Daily Mail scare stories: antibiotics and depression
It’s Health Tuesday in the Mail. Scare Story highlights are:
Page 47: “Just one court of antibiotics may raise risk of depression.” The thinking is if you take antibiotics, you cause in imbalance in bugs in your guts which upsets your brain cells’ ability to communicate.
You might have read the same tory in 2015, when it appeared on a website as, “Antibiotic exposure associated with increased risk for depression, anxiety.”
But what of one courts of antibiotics making you depressed?
Exposure to antibiotics was not associated with a change in risk for psychosis. A single course of antifungals was associated with a mild increase in risk for depression and anxiety, however, there was no increased risk with repeated exposures.
, Leo Galland has more:
No, antibiotics do not directly cause panic attacks.
They can, however, exacerbate symptoms in those who already have anxiety disorders.
There has been a wealth of research in the recent years connecting gut bacteria to mental processes. This connection is aptly named the “gut-brain axis.” Antibiotics are prescribed to get rid of bacterial infections. Unfortunately, most antibiotics don’t just kill the bad bacteria, they kill the healthy bacteria living in your gut. This healthy bacteria has a lot of different functions, one being to line the gut and basically reinforce its “walls.” They can also influence neurotransmitters.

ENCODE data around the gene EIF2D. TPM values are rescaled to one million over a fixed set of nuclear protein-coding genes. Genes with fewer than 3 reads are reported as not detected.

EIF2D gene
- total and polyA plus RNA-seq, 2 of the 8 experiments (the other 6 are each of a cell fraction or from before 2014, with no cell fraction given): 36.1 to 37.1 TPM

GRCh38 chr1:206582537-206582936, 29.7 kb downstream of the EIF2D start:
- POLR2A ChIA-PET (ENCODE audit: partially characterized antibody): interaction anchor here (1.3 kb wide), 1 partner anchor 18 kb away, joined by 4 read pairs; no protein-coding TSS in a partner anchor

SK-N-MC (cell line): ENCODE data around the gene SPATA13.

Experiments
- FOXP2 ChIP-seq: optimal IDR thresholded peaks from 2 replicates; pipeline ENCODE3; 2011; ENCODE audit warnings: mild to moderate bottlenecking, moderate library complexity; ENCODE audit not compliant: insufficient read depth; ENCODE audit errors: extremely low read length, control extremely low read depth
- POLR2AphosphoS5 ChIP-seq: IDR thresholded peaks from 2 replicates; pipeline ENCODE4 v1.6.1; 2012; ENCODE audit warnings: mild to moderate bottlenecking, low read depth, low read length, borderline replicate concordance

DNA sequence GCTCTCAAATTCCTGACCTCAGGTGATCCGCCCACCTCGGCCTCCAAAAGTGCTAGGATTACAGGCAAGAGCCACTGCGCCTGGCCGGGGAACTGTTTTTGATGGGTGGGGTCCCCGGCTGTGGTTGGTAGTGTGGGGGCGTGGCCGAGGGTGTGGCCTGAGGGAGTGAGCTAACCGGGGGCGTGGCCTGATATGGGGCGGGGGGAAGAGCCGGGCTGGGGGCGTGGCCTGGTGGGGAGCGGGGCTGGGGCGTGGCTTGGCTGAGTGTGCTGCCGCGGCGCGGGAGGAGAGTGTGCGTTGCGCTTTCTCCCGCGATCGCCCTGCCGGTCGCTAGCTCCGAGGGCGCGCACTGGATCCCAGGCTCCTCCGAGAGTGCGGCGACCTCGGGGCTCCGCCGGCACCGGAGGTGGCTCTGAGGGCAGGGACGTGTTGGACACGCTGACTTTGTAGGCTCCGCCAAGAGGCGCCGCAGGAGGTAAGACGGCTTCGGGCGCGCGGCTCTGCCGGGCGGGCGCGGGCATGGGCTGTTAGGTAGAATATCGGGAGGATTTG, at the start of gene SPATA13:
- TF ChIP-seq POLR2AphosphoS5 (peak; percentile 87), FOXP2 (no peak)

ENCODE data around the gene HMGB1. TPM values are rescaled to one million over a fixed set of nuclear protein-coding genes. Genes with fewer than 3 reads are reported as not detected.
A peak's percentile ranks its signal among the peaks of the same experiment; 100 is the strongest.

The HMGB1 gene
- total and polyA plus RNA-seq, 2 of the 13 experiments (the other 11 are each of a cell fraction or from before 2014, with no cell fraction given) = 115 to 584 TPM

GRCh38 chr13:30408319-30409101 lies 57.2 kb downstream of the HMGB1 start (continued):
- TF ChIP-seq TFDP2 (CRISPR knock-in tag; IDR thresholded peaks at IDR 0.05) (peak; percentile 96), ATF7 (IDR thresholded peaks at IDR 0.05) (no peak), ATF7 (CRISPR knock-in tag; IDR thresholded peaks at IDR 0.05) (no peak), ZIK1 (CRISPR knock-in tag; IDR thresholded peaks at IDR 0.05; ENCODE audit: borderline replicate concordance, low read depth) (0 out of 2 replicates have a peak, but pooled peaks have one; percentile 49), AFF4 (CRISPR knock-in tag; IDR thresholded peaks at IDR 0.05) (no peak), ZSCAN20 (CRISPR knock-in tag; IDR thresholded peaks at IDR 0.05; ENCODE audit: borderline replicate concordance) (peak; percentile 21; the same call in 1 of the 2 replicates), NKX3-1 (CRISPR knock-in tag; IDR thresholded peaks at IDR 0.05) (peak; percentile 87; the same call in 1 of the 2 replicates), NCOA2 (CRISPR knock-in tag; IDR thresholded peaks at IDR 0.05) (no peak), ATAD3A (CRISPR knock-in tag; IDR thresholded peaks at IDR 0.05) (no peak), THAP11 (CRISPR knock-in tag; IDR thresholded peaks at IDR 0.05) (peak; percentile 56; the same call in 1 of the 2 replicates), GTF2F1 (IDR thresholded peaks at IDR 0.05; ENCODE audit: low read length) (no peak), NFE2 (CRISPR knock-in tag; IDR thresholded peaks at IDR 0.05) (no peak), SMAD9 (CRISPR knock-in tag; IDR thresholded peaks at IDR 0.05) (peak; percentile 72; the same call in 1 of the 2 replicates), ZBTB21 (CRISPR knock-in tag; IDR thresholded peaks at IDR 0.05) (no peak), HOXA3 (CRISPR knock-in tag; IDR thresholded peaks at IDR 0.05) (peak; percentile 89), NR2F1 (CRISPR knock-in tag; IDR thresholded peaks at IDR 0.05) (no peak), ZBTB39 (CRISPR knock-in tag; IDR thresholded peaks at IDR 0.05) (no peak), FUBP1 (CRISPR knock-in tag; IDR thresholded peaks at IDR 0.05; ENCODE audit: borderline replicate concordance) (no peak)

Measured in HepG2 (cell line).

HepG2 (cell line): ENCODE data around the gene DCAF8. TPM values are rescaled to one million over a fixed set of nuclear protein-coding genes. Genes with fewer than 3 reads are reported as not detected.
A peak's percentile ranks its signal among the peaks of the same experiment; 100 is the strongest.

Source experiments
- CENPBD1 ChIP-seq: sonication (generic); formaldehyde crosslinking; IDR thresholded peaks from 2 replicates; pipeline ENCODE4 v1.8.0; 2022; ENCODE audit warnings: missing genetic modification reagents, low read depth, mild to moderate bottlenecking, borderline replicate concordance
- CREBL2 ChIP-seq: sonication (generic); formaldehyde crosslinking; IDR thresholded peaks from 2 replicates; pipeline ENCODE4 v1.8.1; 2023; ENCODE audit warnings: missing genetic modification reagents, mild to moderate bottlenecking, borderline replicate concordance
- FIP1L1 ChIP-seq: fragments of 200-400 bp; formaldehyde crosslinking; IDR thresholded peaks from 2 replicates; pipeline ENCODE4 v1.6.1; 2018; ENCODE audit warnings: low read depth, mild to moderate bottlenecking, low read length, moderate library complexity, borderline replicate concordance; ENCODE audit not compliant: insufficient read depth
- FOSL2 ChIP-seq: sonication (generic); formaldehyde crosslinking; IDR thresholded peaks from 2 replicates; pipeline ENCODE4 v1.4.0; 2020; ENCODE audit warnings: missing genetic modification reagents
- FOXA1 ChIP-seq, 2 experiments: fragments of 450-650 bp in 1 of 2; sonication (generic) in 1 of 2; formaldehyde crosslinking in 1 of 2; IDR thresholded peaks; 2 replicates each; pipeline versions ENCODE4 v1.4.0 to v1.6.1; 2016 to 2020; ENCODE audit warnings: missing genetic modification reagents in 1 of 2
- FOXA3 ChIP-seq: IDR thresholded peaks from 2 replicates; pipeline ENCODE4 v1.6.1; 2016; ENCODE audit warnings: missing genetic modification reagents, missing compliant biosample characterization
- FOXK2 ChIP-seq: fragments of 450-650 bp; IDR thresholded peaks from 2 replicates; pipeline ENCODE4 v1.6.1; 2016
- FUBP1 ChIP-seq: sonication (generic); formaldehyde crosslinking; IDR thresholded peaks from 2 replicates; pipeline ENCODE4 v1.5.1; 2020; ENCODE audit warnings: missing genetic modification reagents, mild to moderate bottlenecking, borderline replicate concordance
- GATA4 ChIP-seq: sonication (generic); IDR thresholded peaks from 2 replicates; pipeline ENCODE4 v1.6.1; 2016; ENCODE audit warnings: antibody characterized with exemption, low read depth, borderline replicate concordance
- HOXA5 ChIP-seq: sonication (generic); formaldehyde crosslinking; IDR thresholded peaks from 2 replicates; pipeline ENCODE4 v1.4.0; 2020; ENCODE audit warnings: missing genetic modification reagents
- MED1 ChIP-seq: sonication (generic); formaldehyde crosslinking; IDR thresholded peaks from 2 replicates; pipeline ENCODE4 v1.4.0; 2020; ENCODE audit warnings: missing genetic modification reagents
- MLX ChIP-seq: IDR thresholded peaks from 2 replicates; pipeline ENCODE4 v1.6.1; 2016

When you destroy these bacteria, it makes sense that you may notice a bodily change. This could be intestinal distress or mood changes. In scientific studies “germ-free” mice, or those without gut bacteria, are more reactive to stress than non-germ-free (normal) mice. It’s important to remember this is a mouse study, not a human study. It can give some important clues, but might not be the whole picture.
In short, antibiotics will not induce a panic attack, but may increase reactivity, making it more likely that a person prone to panic attacks will feel anxious. This can possibly turn into a panic attack, but with an established treatment regimen, it can be avoided.
You can read the the research first-hand here.